Friday, March 13, 2020

KU point guard Devon Dotson’s stay-or-go decision process arrives sooner than expected

Kansas guard Devon Dotson (1) is defended by West Virginia guard Miles McBride (4) during the first half of an NCAA college basketball game Wednesday, Feb. 12, 2020, in Morgantown, W.Va. (AP Photo/Kathleen Batten)

Kansas guard Devon Dotson (1) is defended by West Virginia guard Miles McBride (4) during the first half of an NCAA college basketball game Wednesday, Feb. 12, 2020, in Morgantown, W.Va. (AP Photo/Kathleen Batten)


After testing the NBA waters following his freshman season at Kansas, point guard Devon Dotson’s decision about what to do after Year 2 has arrived sooner than anyone could have imagined.

With college basketball’s postseason being called off Thursday over concerns of the spread of the coronavirus, the focus now shifts to what’s next.

While that question carries with it a fair amount of uncertainty for spring sports teams and several professional leagues, for Dotson it means a decision about whether to turn pro or return to KU for his junior season.

“He hasn’t been 100% in terms of anything,” Dotson’s father, Dana, told the Journal-World during a late-season interview in Lawrence. “His philosophy is let’s just focus on the season and then after the season, kind of like we did last year, then we’ll have that talk.”

Added Dotson’s mother, Angie: “We’re really into our faith. So we just tell him to pray about it and let God lead you.”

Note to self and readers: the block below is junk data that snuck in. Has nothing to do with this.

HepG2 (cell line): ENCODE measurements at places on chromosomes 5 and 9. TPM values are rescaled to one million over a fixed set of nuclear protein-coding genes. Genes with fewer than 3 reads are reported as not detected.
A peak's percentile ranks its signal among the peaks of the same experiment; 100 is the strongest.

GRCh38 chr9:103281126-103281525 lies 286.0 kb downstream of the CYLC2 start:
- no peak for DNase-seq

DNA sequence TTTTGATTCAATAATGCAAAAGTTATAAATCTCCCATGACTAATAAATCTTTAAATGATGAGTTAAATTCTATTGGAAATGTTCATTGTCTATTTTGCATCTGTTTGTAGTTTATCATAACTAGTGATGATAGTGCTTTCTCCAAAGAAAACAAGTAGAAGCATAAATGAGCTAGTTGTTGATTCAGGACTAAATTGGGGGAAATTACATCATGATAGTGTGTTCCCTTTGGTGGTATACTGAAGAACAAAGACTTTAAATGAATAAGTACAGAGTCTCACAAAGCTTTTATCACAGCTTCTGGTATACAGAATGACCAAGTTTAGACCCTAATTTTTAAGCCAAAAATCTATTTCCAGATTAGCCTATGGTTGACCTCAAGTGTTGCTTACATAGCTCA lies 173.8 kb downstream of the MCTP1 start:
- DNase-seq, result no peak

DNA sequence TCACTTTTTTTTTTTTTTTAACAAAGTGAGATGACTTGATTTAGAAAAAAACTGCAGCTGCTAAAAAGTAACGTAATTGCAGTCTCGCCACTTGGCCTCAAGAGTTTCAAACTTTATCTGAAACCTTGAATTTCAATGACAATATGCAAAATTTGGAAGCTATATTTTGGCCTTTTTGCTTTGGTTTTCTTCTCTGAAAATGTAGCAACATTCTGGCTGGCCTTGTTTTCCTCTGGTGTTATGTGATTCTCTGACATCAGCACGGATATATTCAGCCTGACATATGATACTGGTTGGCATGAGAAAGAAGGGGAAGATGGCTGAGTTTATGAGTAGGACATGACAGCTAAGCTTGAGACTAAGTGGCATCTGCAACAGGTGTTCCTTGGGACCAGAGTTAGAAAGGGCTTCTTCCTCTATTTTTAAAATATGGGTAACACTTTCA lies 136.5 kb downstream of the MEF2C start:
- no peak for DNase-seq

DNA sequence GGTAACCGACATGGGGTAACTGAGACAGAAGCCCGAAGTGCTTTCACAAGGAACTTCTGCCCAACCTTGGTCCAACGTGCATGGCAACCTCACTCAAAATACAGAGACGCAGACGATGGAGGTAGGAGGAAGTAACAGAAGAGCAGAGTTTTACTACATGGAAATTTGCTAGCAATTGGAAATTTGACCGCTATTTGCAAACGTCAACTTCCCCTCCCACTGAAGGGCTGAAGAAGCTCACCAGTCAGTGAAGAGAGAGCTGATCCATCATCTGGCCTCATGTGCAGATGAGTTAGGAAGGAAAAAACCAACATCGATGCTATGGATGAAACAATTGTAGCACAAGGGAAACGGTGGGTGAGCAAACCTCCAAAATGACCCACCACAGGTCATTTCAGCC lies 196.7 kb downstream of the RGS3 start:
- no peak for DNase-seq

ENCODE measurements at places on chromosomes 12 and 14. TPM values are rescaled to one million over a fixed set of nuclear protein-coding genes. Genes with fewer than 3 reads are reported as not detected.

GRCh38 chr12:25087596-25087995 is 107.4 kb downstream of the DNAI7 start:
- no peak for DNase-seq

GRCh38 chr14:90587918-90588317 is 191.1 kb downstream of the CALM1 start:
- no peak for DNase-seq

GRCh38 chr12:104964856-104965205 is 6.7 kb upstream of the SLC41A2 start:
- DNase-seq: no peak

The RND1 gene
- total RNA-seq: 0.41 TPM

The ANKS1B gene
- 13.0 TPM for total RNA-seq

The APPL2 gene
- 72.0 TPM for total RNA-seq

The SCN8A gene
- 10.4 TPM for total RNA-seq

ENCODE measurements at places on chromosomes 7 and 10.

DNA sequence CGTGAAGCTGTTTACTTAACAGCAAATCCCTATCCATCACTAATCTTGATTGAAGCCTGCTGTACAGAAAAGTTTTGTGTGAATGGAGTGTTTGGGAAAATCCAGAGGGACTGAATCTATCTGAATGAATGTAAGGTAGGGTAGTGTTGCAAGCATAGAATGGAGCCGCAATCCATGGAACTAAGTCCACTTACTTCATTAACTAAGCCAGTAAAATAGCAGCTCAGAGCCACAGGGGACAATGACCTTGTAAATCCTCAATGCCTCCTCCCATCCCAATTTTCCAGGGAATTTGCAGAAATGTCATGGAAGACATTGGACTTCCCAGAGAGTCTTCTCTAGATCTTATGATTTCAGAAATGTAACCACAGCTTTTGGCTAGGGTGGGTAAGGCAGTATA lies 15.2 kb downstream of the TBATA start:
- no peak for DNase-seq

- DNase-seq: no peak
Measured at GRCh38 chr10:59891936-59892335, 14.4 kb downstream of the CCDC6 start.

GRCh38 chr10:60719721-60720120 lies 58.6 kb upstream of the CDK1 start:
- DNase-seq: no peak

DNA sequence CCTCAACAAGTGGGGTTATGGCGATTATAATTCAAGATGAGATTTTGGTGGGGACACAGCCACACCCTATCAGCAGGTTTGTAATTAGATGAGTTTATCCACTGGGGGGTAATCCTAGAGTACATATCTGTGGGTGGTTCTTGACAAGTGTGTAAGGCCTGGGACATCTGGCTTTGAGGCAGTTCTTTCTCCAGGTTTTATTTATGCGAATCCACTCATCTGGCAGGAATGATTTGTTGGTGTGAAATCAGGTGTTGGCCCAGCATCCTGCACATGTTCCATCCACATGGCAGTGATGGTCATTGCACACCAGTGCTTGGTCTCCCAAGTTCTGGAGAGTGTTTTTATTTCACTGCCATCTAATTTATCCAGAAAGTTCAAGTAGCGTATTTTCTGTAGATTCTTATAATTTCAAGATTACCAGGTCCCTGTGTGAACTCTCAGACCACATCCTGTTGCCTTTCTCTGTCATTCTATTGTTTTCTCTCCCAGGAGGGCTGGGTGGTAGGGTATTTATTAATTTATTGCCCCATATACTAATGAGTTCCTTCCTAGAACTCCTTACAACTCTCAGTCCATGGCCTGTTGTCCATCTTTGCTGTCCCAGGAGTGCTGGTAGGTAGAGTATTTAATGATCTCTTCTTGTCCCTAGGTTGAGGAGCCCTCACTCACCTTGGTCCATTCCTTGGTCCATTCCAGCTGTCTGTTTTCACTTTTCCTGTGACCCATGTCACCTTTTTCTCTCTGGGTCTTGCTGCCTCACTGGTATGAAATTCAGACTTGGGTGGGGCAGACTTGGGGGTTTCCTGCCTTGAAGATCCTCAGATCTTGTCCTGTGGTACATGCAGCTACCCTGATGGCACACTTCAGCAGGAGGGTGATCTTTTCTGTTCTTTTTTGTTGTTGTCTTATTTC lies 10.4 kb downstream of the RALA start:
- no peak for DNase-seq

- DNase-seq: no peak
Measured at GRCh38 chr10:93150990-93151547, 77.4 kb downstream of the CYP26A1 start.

Dotson took his decision to the 11th hour a year ago, announcing just before the deadline that he would pull his name from the NBA Draft pool and return to Kansas for a second season.

The 6-foot-2 point guard from Charlotte, N.C., made the most of his return, leading the Big 12 in scoring, at 18.1 points per game, and earning unanimous All-Big 12 honors from the coaches and The Associated Press.

Dotson also was named a first-team All-American by Bleacher Report and figures to have more accolades on the way as the college basketball world recovers from Thursday’s news and gets back to business as usual.

According to Dana, part of the reason Dotson had such a strong second season was the experience of working out in front of NBA scouts and personnel last summer.

“I thought it was fantastic,” Dana said. “Any time you can get feedback directly from NBA teams, that’s real helpful, real feedback. He’s always been focused, but that definitely gave him even more focus.”

Dotson has a few friends and former teammates now playing in the NBA. And the chance to talk with them, while also hearing how things work from NBA management, gave the Kansas point guard added insight into what it takes to play and succeed at that level.

Dana Dotson said Grant Williams, who played with Dotson at Providence Day in Charlotte and is now with the Boston Celtics, played a big role in helping Dotson understand that “intangibles matter.”

“All these NBA guys are really good,” Dana said. “And I think it helped him see that it’s just the little things that separate people.”

With the college basketball season ending a few weeks early, Dotson and others in his position have even more time than normal to make their decisions.

According to, the early entry deadline for the 2020 draft is set for 10:59 p.m. April 26. The 2020 NBA Draft Combine is scheduled for May 21-24 in Chicago, where Dotson was born.


Benjamin Shear 4 months, 3 weeks ago

Some thoughts on the team and the players:

1) Dotson should, and will go pro. It is the right time for him. I am confident that missing out on the tournament will make him think about returning for a minute or two. But I believe he should strike while the iron is hot.